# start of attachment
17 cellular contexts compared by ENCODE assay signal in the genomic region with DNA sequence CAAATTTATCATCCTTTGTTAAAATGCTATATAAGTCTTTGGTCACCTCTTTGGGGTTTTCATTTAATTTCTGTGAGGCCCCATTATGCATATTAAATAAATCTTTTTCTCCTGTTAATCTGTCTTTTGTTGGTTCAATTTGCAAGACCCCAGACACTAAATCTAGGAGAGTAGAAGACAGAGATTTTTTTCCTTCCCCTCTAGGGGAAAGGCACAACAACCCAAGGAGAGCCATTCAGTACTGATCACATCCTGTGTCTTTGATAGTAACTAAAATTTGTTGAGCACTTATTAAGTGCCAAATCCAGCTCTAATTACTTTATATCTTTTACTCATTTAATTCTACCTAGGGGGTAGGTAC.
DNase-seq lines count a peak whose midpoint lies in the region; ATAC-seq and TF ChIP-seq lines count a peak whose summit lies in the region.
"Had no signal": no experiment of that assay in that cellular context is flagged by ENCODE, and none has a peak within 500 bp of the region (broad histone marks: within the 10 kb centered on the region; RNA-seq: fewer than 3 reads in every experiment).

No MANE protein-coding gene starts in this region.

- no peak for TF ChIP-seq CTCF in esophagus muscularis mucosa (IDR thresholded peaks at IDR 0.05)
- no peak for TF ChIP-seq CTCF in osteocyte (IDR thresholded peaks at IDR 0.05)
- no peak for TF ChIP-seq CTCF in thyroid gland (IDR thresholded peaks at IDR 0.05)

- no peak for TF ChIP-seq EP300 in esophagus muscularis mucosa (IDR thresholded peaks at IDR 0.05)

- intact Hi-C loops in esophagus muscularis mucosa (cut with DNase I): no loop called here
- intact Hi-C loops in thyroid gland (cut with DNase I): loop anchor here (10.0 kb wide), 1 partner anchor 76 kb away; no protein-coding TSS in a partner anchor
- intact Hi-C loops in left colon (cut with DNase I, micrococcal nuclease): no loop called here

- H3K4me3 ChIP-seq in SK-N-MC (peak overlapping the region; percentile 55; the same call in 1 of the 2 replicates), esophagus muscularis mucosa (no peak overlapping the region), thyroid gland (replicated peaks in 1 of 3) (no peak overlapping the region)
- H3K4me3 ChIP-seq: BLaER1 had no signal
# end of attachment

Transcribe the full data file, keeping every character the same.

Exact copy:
17 cellular contexts compared by ENCODE assay signal in the genomic region with DNA sequence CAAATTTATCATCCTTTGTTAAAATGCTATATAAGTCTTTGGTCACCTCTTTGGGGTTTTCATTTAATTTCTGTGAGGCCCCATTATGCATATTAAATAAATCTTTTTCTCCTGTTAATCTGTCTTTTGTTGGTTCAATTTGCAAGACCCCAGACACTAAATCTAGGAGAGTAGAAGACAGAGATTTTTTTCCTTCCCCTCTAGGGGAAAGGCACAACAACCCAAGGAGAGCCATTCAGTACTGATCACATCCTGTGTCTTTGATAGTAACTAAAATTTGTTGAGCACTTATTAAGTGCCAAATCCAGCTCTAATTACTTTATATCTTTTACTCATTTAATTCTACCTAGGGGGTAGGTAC.
DNase-seq lines count a peak whose midpoint lies in the region; ATAC-seq and TF ChIP-seq lines count a peak whose summit lies in the region.
"Had no signal": no experiment of that assay in that cellular context is flagged by ENCODE, and none has a peak within 500 bp of the region (broad histone marks: within the 10 kb centered on the region; RNA-seq: fewer than 3 reads in every experiment).

No MANE protein-coding gene starts in this region.

- no peak for TF ChIP-seq CTCF in esophagus muscularis mucosa (IDR thresholded peaks at IDR 0.05)
- no peak for TF ChIP-seq CTCF in osteocyte (IDR thresholded peaks at IDR 0.05)
- no peak for TF ChIP-seq CTCF in thyroid gland (IDR thresholded peaks at IDR 0.05)

- no peak for TF ChIP-seq EP300 in esophagus muscularis mucosa (IDR thresholded peaks at IDR 0.05)

- intact Hi-C loops in esophagus muscularis mucosa (cut with DNase I): no loop called here
- intact Hi-C loops in thyroid gland (cut with DNase I): loop anchor here (10.0 kb wide), 1 partner anchor 76 kb away; no protein-coding TSS in a partner anchor
- intact Hi-C loops in left colon (cut with DNase I, micrococcal nuclease): no loop called here

- H3K4me3 ChIP-seq in SK-N-MC (peak overlapping the region; percentile 55; the same call in 1 of the 2 replicates), esophagus muscularis mucosa (no peak overlapping the region), thyroid gland (replicated peaks in 1 of 3) (no peak overlapping the region)
- H3K4me3 ChIP-seq: BLaER1 had no signal